Pope Francis has urged his staff to examine their consciences over the festive season as he warned plots and cliques within the Vatican “represent a cancer of self-referential attitudes”.
The pontiff added that “patience, dedication and delicacy” were required to reform Rome, describing the process as “like cleaning the Egyptian sphinxes with a toothbrush”.
In an address at the Apostolic Palace, Francis acknowledged that many of the Vatican’s staff did their jobs well.
But he also said some of those chosen to help him update the church’s central bureaucracy were not up to the task.
And when such individuals are “delicately” removed, “they falsely declare themselves martyrs of the system, of an ‘uninformed pope’ or the ‘old guard,’ when in fact they should have done a mea culpa” he said.
He also alleged that some had used the church for personal gain, dubbing them “traitors of trust”.
Such individuals “were chosen to help the reform effort, but not comprehending the importance of their responsibilities, allowed themselves to be corrupted by ambition or vanity”.
It is not the first time that Francis has used his Christmas address to deliver some home truths.
In 2014, he listed the “15 ailments of the Curia” that some staff suffered from. They included the “terrorism of gossip,” ”spiritual Alzheimer’s” and living “hypocritical” double lives.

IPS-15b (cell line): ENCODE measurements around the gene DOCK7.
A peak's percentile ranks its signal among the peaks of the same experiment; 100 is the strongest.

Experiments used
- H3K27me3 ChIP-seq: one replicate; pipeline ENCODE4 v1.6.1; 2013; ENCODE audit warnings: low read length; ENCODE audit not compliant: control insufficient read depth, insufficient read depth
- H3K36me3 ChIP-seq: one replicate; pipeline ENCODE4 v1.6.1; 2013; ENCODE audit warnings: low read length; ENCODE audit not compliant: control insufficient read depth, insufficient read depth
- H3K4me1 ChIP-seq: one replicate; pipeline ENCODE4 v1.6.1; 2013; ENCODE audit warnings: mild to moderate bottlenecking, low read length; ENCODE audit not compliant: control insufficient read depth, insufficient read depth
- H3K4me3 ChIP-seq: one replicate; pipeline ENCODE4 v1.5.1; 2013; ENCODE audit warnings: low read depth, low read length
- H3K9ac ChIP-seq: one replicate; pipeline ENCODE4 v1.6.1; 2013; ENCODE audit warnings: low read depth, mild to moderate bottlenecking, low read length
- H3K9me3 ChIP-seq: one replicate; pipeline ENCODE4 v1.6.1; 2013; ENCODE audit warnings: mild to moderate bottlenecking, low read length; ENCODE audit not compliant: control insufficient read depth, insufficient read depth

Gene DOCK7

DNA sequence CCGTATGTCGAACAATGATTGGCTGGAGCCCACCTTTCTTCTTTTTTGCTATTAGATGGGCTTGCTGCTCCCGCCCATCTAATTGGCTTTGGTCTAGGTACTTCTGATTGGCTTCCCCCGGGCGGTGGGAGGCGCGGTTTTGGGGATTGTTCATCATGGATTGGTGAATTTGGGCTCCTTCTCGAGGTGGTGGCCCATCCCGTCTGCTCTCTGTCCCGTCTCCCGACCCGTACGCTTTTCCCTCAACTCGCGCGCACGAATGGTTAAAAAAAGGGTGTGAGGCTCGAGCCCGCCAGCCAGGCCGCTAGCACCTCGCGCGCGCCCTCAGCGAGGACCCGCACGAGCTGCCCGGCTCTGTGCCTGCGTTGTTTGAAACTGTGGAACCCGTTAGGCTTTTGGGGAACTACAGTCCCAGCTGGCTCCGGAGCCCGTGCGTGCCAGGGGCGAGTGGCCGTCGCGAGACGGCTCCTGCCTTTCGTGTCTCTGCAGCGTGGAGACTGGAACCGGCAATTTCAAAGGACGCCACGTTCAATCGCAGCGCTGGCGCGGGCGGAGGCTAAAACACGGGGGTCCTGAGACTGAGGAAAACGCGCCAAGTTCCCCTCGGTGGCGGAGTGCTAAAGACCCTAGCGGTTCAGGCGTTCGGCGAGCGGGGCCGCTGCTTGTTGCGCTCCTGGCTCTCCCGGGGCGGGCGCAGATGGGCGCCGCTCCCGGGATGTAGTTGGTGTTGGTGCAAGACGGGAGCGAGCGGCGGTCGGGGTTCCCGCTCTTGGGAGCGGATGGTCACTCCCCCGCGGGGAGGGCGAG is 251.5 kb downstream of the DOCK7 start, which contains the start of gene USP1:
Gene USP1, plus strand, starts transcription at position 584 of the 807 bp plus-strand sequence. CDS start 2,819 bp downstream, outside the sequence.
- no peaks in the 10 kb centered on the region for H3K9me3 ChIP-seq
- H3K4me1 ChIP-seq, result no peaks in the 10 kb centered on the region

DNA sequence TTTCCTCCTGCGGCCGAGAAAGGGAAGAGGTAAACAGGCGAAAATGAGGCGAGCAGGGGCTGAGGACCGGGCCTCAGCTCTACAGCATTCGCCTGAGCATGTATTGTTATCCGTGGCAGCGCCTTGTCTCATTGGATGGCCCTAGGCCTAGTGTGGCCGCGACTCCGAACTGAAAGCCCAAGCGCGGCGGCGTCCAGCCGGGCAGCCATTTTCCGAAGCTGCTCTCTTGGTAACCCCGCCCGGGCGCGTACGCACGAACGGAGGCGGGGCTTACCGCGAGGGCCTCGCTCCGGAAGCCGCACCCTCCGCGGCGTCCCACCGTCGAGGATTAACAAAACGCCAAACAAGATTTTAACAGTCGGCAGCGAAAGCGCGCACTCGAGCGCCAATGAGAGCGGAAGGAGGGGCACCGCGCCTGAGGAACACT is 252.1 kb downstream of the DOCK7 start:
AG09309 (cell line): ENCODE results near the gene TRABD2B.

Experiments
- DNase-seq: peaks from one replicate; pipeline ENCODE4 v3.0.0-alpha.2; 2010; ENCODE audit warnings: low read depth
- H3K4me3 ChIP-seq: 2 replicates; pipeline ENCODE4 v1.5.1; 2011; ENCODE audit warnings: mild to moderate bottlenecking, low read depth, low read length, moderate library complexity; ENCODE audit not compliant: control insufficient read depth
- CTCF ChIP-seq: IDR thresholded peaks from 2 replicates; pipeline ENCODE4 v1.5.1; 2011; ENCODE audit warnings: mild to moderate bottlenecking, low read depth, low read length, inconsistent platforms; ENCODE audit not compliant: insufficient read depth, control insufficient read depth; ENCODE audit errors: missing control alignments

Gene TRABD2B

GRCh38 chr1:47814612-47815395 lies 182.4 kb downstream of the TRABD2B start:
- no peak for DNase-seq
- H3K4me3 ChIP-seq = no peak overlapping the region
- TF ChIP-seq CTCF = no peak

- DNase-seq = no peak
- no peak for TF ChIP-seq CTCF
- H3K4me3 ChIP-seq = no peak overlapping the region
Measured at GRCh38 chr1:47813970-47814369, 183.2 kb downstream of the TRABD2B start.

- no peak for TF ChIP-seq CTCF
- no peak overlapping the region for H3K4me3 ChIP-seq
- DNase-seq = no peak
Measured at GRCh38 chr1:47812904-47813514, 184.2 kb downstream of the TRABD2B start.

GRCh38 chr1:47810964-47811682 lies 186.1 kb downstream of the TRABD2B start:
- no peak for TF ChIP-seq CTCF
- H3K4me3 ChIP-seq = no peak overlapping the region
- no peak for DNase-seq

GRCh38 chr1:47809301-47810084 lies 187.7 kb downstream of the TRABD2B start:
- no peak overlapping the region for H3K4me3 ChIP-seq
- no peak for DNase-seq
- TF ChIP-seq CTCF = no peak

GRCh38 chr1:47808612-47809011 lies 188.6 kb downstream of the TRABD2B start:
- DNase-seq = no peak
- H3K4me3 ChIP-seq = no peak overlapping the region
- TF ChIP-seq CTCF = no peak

In 2015, he suggested a “catalogue of virtues” his staff should try to develop, such as “honesty, humility and sobriety”.
Last year he denounced resistance to his reform efforts, claiming that some of it had been inspired by the devil.
It is not clear whom the Pope was referring to because he did not name names.
But the Vatican’s first-ever auditor general, Libero Milone, left in June, two years into a five-year term.
Milone claimed the Vatican had produced trumped-up charges against him. The Holy See accused him, in turn, of hiring an outside firm to spy on Vatican officials.
Last month, no reason was given as the Vatican bank’s number two, Giulio Mattietti, was fired.
In July, Francis sacked Cardinal Gerhard Mueller as head of the Vatican’s doctrine office. Areas of criticism included how the office had been handling sex abuse cases.
And Francis’ chief financial reformer, Cardinal George Pell, has returned to his native Australia to stand trial for alleged sexual assault. He has denied the charges.